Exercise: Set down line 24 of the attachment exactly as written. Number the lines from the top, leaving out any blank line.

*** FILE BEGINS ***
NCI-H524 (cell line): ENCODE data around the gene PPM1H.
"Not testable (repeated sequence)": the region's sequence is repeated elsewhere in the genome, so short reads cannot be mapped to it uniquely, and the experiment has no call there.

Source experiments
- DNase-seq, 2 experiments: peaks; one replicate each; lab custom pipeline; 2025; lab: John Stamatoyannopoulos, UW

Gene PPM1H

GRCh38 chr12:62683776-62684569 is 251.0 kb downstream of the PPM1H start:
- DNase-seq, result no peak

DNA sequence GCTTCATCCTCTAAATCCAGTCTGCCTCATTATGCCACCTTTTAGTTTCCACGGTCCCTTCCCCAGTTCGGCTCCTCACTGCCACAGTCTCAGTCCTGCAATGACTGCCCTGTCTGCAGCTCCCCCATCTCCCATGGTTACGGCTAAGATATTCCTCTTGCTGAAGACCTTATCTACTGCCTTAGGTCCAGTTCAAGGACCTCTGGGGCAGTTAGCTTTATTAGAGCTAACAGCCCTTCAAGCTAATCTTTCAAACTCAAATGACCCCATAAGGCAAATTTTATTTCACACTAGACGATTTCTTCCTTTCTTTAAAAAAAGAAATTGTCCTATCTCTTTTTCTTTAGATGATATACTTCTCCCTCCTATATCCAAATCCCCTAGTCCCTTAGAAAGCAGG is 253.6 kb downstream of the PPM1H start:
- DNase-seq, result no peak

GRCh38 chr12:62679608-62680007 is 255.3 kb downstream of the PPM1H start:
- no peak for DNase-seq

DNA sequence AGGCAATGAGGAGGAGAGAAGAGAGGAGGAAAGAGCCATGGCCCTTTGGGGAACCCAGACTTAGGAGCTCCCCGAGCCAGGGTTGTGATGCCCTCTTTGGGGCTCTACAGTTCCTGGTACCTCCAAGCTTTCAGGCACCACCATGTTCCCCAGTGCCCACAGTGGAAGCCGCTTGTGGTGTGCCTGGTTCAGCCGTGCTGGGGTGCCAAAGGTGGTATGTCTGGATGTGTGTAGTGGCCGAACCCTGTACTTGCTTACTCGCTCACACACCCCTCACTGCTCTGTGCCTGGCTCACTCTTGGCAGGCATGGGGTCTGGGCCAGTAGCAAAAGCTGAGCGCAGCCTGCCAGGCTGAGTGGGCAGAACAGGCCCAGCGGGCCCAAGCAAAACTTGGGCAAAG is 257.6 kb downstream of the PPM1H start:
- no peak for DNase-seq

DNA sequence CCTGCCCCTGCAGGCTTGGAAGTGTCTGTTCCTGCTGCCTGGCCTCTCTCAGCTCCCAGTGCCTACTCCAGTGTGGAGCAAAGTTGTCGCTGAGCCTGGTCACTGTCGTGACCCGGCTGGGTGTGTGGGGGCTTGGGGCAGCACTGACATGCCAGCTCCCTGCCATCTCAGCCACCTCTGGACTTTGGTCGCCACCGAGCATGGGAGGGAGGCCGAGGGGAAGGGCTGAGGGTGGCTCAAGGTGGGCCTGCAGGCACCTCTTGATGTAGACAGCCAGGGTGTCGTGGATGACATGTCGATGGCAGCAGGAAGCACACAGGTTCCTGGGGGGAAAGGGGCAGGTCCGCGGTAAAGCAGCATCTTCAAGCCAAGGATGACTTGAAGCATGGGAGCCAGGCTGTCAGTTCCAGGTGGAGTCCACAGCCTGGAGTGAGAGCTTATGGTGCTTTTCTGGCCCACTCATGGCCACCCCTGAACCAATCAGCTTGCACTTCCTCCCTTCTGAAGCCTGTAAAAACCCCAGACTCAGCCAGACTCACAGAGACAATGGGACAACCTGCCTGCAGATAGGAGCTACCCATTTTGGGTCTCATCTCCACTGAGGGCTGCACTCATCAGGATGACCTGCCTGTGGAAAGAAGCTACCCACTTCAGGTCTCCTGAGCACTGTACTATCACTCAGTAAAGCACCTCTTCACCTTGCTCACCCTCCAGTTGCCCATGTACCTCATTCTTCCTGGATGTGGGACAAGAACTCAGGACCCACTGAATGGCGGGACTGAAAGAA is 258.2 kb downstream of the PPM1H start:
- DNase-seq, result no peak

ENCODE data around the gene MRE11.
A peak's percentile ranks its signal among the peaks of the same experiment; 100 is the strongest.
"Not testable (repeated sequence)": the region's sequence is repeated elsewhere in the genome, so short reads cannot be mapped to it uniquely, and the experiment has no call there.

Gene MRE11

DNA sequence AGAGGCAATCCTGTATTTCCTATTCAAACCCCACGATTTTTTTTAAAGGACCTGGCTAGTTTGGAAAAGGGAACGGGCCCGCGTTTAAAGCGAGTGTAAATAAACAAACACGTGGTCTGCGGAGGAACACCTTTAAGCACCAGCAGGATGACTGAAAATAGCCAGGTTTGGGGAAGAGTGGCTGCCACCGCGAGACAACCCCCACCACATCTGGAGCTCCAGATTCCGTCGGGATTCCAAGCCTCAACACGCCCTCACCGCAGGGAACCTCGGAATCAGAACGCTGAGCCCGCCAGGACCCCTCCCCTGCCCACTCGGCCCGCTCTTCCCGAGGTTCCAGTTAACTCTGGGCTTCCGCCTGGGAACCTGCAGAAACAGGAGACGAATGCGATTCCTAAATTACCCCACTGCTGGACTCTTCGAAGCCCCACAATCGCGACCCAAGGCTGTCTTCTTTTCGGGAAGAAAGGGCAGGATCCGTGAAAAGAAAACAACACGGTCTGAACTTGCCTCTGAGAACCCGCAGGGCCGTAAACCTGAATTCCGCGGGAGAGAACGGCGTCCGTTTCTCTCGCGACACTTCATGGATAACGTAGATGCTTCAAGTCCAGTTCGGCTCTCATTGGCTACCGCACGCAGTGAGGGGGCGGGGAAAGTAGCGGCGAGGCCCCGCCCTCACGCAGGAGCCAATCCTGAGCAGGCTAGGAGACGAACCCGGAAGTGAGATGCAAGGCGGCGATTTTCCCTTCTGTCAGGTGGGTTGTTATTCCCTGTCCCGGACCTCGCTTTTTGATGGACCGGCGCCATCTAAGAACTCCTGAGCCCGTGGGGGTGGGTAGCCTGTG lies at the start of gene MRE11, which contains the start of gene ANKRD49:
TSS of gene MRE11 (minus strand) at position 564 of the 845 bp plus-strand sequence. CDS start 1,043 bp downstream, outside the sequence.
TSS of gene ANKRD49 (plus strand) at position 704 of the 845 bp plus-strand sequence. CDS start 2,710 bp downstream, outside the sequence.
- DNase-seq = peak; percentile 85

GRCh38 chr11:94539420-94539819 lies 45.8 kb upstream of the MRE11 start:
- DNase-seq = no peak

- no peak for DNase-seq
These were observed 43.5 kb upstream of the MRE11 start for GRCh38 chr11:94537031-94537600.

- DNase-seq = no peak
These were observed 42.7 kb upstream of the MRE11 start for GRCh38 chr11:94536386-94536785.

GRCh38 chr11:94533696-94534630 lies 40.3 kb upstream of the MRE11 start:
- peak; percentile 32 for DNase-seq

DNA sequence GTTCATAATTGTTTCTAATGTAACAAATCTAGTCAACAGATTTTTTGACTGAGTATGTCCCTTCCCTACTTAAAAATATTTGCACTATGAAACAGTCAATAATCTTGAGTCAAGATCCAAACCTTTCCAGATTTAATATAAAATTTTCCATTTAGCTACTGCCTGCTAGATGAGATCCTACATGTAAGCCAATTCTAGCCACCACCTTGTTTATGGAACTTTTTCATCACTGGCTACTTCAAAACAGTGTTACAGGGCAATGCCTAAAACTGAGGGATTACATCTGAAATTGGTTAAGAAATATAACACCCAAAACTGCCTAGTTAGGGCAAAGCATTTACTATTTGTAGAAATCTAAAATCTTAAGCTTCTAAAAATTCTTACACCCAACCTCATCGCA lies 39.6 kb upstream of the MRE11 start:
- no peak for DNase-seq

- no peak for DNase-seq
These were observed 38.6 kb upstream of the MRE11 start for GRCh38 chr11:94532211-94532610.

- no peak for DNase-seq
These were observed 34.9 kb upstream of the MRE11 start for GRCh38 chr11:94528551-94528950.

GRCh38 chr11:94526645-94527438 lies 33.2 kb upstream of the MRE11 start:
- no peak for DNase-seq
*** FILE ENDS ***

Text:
GRCh38 chr11:94539420-94539819 lies 45.8 kb upstream of the MRE11 start: